A Nova Scotia Health Department official says the government will fine the province’s ambulance service if it fails to meet performance standards for response times.
Craig Beaton, associate deputy health minister, made the comments today at a legislature hearing in response to last week’s report by auditor general Kim Adair.
Adair said there was a lack of accountability in the ambulance service because no fines had been levied since the province’s contract with Emergency Medical Care Inc. was renewed in 2021.
Beaton says his department is now accumulating system data that can help determine when poor ambulance performance can be attributed to the company.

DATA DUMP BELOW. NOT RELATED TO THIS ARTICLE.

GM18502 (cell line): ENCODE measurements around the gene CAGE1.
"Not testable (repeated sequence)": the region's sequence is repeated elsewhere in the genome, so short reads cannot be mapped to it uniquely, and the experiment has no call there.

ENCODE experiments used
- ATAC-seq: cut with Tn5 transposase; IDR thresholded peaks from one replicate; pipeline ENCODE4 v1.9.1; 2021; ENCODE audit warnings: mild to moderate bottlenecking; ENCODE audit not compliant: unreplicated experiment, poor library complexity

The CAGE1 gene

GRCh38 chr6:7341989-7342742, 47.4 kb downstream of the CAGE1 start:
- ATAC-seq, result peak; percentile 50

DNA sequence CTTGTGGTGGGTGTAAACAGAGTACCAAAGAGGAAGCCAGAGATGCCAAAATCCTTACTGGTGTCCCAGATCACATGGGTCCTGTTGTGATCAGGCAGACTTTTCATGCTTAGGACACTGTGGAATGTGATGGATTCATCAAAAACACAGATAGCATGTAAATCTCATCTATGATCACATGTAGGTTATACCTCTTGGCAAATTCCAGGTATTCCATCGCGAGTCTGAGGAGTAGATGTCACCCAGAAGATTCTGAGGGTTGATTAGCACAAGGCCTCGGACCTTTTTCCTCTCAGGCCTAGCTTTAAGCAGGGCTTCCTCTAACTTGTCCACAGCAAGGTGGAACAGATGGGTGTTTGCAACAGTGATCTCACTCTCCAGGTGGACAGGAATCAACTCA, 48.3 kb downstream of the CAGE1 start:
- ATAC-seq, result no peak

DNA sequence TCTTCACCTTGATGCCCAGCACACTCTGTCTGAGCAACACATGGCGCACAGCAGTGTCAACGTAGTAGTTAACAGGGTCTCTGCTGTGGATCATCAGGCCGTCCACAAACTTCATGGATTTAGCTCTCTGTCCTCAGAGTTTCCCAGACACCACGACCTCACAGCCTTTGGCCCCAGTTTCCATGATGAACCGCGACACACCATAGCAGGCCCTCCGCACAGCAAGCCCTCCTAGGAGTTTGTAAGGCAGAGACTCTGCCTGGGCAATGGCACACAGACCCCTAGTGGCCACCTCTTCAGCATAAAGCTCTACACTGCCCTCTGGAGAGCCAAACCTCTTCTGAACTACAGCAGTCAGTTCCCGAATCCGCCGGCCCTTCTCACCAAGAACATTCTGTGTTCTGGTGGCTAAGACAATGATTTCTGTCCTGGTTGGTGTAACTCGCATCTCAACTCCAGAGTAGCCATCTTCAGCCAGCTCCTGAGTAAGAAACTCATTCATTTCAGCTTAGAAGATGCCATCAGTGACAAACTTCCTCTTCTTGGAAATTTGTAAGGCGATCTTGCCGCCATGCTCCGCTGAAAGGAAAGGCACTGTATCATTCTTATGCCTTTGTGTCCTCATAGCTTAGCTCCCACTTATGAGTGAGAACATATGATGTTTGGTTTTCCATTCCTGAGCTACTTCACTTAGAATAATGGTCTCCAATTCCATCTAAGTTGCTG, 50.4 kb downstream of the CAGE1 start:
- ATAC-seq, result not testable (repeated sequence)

Charbel Daniel, executive director of operations with Emergency Medical Care, says his company has no problem with penalties as long as there is an appropriate framework for measuring who is at fault.
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Adair’s report found the average wait time for an ambulance in 2022 rose to 25 minutes from 14 minutes, while average response times grew between two and five per cent annually between 2017 and 2022.
The report says that following two written warnings, the Health Department can impose a fine of $10,000 per month when a response time standard is not achieved. The fine can increase by $1,000 for every subsequent month the standard goes unmet.
This report by The Canadian Press was first published Oct. 4, 2023.
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